Russia and Ukraine made progress on Friday towards resolving a row over gas supplies, but European leaders said Moscow had to do much more to prop up a fragile ceasefire and end fighting in eastern Ukraine.
The mooted deal aimed at re-opening Russian gas supplies to Ukraine ahead of the cold winter months came as something of a surprise following an initial round of talks in Milan that the Kremlin said was "full of misunderstandings and disagreements".
However, Ukrainian President Petro Poroshenko said a subsequent meeting with Russian President Vladimir Putin and the leaders of France and German had made some headway in defusing a crisis that has revived memories of Cold War enmity.
"We have the first limited progress on the gas issue. We have agreed on the main parameters of the contract," he said, adding that all sides remain committed to a ceasefire deal struck last month to halt a pro-Russia revolt.
The Kremlin said Putin and Poroshenko would meet one-on-one later on Friday.
The West has clamped sanctions on Russia in response to its annexation of Crimea in March and its support for separatists battling government troops in the east of Ukraine.
Kiev and its Western backers accuse Moscow of aiding the separatist revolt by providing troops and arms. Russia denies the charges but says it has a right to defend the interests of the region's Russian-speaking majority.
EU officials said the gas talks would continue in Brussels next week, with Poroshenko telling reporters that the financing still needed to be resolved.
Moscow cut off gas supplies to Ukraine in June over unpaid debts and a pricing disagreement. This has sparked fears that the Russian gas that transits Ukraine en route to Europe could also be disrupted this winter.
Clearly sympathetic with Kiev, European leaders attending an EU-Asia summit in Milan lined up to tell Russia to ensure full implementation of the ceasefire deal struck last month.
Germany, in particular, sounded gloomy.
"I cannot see a breakthrough here at all so far," Chancellor Angela Merkel said earlier on Friday.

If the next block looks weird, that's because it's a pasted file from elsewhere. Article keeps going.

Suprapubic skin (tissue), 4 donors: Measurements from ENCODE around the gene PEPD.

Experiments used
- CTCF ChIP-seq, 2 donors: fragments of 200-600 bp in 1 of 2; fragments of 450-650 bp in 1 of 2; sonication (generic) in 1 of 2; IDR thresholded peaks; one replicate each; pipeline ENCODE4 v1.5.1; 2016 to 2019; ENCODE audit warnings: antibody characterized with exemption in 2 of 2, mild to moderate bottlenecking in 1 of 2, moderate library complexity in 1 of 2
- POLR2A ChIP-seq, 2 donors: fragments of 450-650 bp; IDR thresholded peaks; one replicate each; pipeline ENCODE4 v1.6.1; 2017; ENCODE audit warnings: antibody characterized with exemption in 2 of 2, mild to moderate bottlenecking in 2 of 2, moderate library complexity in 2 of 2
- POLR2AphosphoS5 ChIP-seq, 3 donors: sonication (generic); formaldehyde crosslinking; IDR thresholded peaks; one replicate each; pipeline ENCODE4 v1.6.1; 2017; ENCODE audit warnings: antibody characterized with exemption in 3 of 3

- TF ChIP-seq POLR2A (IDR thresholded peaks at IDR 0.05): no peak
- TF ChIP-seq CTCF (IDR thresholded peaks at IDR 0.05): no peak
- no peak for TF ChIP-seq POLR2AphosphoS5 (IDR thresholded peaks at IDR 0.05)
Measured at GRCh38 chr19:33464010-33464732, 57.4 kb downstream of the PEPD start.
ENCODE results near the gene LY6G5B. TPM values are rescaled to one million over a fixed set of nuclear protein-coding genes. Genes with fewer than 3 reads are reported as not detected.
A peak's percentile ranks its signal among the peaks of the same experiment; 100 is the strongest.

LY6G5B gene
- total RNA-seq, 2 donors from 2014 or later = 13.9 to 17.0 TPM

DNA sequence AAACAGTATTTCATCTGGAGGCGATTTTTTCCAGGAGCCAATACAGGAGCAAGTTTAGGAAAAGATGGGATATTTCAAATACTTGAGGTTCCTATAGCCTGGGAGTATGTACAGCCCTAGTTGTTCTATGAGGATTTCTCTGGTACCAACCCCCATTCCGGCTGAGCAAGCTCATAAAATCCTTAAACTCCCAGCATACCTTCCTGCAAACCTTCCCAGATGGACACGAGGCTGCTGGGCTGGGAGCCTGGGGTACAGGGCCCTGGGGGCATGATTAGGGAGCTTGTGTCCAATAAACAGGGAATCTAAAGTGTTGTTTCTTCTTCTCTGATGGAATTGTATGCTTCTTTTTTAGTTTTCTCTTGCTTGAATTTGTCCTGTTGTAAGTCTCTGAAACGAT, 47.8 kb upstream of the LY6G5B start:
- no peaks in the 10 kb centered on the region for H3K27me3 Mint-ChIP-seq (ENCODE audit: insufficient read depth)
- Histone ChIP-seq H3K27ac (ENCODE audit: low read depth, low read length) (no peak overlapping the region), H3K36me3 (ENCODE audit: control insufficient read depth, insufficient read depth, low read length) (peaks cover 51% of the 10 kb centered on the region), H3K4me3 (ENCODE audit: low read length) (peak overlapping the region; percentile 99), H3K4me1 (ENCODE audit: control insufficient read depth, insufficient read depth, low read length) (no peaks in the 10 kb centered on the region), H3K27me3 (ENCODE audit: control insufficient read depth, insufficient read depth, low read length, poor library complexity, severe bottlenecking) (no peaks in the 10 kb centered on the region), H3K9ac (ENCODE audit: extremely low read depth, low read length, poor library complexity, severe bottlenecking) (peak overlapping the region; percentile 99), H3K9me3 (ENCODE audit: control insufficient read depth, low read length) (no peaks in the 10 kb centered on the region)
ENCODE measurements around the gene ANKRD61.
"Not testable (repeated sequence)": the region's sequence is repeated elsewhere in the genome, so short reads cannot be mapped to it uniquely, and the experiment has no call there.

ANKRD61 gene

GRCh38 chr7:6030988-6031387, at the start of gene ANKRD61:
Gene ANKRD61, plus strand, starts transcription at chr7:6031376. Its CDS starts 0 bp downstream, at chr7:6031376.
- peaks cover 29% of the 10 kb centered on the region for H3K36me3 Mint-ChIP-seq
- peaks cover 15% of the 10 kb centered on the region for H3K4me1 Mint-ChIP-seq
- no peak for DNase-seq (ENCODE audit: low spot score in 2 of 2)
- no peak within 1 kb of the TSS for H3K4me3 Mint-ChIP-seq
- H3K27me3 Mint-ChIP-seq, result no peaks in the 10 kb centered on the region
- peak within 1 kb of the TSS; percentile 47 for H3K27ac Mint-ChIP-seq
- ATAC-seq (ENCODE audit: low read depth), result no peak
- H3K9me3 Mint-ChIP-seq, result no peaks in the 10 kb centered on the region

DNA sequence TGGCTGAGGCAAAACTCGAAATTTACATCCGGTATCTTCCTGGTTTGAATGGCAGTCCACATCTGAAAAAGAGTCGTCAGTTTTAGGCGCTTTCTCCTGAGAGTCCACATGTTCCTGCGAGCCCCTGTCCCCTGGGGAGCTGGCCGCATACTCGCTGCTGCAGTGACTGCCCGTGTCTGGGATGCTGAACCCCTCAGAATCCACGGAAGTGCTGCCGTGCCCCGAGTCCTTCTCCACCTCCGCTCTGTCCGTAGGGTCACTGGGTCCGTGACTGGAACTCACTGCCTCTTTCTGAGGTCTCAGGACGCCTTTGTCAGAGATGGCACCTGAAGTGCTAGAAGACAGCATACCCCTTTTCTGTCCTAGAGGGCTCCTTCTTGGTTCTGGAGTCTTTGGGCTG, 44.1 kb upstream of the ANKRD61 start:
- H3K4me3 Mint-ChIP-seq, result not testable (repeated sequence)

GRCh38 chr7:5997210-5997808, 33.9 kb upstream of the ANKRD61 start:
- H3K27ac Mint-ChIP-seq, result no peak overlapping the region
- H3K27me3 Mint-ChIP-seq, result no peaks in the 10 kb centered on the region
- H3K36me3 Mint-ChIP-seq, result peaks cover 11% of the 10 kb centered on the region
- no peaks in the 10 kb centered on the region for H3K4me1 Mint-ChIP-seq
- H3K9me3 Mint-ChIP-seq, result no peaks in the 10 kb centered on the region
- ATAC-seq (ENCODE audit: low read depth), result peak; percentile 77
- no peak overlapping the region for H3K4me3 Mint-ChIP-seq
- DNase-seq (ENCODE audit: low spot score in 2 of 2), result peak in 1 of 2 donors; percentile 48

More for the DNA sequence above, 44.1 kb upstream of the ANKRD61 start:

"We will continue to talk. There was progress on some details, but the main issue is continued violations of the territorial integrity of Ukraine," she added.
Merkel's position as German leader in effect means that she sets the tone of EU relations with Russia, and she has taken the lead within Europe in trying to persuade Putin to change tack over Ukraine. She had a rocky time in Milan, however, with one German official saying the Russian leader had not displayed a "too constructive mood".
An initial meeting set for Thursday was delayed for hours because Putin flew into Italy well behind schedule. They then held more than 2-1/2 hours of talks that ran well past midnight, with both sides acknowledging discussions had been unproductive.
On Friday, Merkel reprimanded the former Soviet KGB spy in front of EU and Asian leaders, according to people present.
After a speech in which Putin raised doubts about the sovereignty of Ukraine, Merkel reminded him of the 1994 Budapest agreement, in which Russia recognised the sovereignty and territorial integrity of Ukraine, including Crimea.
The Kremlin also sounded unhappy about the initial round of meetings -- particularly a breakfast attended by Putin, Poroshenko and an array of EU leaders.
"The talks are indeed difficult, full of misunderstandings, disagreements, but they are nevertheless ongoing, the exchange of opinion is in progress," said Kremlin spokesman Dmitry Peskov, accusing some unnamed participants of taking an "absolutely biased, non-flexible, non-diplomatic" approach.
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